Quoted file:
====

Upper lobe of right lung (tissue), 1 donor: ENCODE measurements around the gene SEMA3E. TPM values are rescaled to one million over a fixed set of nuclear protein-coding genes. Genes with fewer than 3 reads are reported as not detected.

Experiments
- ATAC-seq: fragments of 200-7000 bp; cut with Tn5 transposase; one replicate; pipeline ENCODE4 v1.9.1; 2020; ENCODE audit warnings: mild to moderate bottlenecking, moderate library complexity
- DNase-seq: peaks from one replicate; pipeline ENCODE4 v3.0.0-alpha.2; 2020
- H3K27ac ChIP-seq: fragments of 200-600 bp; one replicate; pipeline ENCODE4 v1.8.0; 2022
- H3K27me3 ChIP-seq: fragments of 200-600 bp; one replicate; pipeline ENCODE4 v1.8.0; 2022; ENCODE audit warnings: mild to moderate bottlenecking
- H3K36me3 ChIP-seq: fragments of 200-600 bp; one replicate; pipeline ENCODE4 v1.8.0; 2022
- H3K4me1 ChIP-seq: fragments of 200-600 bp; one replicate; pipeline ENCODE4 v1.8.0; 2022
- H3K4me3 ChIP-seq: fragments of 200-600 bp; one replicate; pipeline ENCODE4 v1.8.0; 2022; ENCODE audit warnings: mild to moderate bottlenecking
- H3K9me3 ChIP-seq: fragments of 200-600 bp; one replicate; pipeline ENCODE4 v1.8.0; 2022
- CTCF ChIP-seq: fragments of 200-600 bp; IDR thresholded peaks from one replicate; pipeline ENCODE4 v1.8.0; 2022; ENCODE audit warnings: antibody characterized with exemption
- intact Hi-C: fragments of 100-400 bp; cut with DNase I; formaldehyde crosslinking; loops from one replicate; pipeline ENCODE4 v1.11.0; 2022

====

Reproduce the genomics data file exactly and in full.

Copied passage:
Upper lobe of right lung (tissue), 1 donor: ENCODE measurements around the gene SEMA3E. TPM values are rescaled to one million over a fixed set of nuclear protein-coding genes. Genes with fewer than 3 reads are reported as not detected.

Experiments
- ATAC-seq: fragments of 200-7000 bp; cut with Tn5 transposase; one replicate; pipeline ENCODE4 v1.9.1; 2020; ENCODE audit warnings: mild to moderate bottlenecking, moderate library complexity
- DNase-seq: peaks from one replicate; pipeline ENCODE4 v3.0.0-alpha.2; 2020
- H3K27ac ChIP-seq: fragments of 200-600 bp; one replicate; pipeline ENCODE4 v1.8.0; 2022
- H3K27me3 ChIP-seq: fragments of 200-600 bp; one replicate; pipeline ENCODE4 v1.8.0; 2022; ENCODE audit warnings: mild to moderate bottlenecking
- H3K36me3 ChIP-seq: fragments of 200-600 bp; one replicate; pipeline ENCODE4 v1.8.0; 2022
- H3K4me1 ChIP-seq: fragments of 200-600 bp; one replicate; pipeline ENCODE4 v1.8.0; 2022
- H3K4me3 ChIP-seq: fragments of 200-600 bp; one replicate; pipeline ENCODE4 v1.8.0; 2022; ENCODE audit warnings: mild to moderate bottlenecking
- H3K9me3 ChIP-seq: fragments of 200-600 bp; one replicate; pipeline ENCODE4 v1.8.0; 2022
- CTCF ChIP-seq: fragments of 200-600 bp; IDR thresholded peaks from one replicate; pipeline ENCODE4 v1.8.0; 2022; ENCODE audit warnings: antibody characterized with exemption
- intact Hi-C: fragments of 100-400 bp; cut with DNase I; formaldehyde crosslinking; loops from one replicate; pipeline ENCODE4 v1.11.0; 2022